Tuesday 14 June 2016

Surprising find in Cambridgeshire

Marsh Pennywort leaves (they are peltate
 like a Nasturtium leaf)
Image courtesy of Floral Images
Just in from Cambridgeshire co-recorder and BSBI Field Meetings Secretary Jon Shanklin:

"Cambridgeshire botanists are out recording across the county for lots of projects - Atlas 2020, Fenland Flora, Cambridgeshire Flora and a Natural History of Cambridge. 

"This last prompted me to see if a local golf course would let me have a quick look round as I was passing. It proved a worthwhile diversion - in a marshy area I found Marsh Pennywort Hydrocotyle vulgaris, apparently last recorded in the area by Relhan in 1820 on "Trumpington Moor" - Trumpington is just a mile from the site. 

Marsh Pennywort in flower
Image courtesy of Floral Images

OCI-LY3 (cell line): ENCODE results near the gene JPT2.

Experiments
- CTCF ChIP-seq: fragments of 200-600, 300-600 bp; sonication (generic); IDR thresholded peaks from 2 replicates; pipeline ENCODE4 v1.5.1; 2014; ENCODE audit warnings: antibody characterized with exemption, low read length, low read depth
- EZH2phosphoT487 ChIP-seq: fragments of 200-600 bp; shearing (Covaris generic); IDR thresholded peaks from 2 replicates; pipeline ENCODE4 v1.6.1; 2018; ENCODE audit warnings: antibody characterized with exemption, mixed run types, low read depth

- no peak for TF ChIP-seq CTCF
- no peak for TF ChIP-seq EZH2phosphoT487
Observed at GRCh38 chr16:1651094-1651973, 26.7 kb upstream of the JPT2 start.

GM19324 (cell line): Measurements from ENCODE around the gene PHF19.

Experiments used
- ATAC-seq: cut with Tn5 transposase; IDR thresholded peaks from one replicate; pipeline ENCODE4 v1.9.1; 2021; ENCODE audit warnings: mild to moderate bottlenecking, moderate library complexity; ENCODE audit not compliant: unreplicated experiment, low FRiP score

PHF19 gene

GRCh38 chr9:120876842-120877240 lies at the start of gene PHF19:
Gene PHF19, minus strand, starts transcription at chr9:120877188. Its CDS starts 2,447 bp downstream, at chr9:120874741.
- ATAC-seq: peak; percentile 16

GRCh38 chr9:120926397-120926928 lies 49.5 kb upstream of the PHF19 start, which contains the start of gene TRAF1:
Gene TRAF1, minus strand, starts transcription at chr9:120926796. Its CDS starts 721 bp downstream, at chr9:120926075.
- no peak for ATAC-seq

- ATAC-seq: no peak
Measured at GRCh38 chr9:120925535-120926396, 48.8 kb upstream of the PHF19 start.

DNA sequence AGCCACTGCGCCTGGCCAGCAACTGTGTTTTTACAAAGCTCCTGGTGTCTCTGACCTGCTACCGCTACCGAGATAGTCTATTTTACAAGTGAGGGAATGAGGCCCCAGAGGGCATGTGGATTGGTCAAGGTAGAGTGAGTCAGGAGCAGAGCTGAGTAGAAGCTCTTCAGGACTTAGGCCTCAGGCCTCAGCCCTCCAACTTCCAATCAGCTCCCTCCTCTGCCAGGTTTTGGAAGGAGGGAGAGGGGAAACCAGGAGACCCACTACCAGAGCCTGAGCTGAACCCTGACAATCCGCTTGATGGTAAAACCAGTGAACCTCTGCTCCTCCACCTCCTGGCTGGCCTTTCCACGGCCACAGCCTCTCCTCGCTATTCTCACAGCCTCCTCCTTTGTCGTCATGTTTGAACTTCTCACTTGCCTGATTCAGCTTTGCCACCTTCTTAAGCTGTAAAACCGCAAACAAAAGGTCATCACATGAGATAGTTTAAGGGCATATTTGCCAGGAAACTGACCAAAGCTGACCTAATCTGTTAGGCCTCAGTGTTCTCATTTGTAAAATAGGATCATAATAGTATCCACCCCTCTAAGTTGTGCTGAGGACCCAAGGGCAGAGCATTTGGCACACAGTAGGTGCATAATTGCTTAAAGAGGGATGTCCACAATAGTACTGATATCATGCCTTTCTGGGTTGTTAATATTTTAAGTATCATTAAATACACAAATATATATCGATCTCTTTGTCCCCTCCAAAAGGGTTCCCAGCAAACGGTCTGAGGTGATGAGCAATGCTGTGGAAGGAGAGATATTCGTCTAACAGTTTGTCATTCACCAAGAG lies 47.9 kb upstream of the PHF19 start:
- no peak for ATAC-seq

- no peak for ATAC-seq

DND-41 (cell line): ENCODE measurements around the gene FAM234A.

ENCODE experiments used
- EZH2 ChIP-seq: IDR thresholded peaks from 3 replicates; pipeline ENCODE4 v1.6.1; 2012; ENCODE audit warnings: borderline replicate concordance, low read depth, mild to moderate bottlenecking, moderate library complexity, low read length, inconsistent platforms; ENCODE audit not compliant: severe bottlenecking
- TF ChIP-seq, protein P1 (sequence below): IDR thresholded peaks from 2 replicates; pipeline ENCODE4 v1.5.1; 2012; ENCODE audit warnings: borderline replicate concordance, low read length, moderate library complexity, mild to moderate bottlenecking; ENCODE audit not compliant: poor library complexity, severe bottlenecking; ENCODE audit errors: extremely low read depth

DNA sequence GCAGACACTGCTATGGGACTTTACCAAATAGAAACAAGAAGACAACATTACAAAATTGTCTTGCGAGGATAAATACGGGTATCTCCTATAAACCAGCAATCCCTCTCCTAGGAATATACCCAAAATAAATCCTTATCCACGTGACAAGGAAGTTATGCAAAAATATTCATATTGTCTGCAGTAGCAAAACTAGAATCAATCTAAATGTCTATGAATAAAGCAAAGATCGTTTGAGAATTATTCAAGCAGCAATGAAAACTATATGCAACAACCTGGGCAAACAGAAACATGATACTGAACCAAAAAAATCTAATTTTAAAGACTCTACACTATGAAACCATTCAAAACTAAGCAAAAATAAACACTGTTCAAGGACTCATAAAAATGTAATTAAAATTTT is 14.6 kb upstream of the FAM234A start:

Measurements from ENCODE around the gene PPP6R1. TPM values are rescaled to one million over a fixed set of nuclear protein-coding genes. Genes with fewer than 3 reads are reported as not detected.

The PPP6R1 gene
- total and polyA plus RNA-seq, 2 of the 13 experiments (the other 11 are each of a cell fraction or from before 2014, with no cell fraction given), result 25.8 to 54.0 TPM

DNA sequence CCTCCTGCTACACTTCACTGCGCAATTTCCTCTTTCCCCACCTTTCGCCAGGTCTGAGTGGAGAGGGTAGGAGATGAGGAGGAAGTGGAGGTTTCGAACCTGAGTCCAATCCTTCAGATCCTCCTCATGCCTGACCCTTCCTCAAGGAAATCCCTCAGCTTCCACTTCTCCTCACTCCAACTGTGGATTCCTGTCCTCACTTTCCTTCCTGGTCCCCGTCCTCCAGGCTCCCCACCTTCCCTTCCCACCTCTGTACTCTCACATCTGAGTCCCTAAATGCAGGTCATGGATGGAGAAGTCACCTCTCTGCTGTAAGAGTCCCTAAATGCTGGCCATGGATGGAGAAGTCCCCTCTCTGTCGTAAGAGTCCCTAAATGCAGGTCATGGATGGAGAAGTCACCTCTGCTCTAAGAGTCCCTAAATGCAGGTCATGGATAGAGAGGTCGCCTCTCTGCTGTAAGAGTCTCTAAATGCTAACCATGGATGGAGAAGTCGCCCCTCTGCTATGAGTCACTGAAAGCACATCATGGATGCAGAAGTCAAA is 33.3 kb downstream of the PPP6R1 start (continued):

"Although not yet rare in Britain & Ireland, today it is only known from a few SSSIs in Cambridgeshire, and is assessed as Near Threatened on the England Red List, so the find clearly needed further investigation. A return visit allowed a chat with the director of the course, who recounted an interesting story. 

"The golf course had been created from farmland about 20 years ago, and originally had three lakes. One of these proved a bit more of a hazard than was desirable, so had been partially filled with soil obtained from British Sugar at Bury St Edmunds, and then landscaped to form a marshy depression. 

"The plant had been spotted previously by an old lady golfer, who had exclaimed "Fen Pennies - I haven't seen those since I was a child". The origin of the plant however still remains a bit of a mystery - the soil from Bury would presumably have been sugar beet washings, so an unlikely source, and recovery from the seed bank after 200 years seems equally unlikely. 

"Maybe we should be looking more closely at other marshy sites where it has been historically present!"

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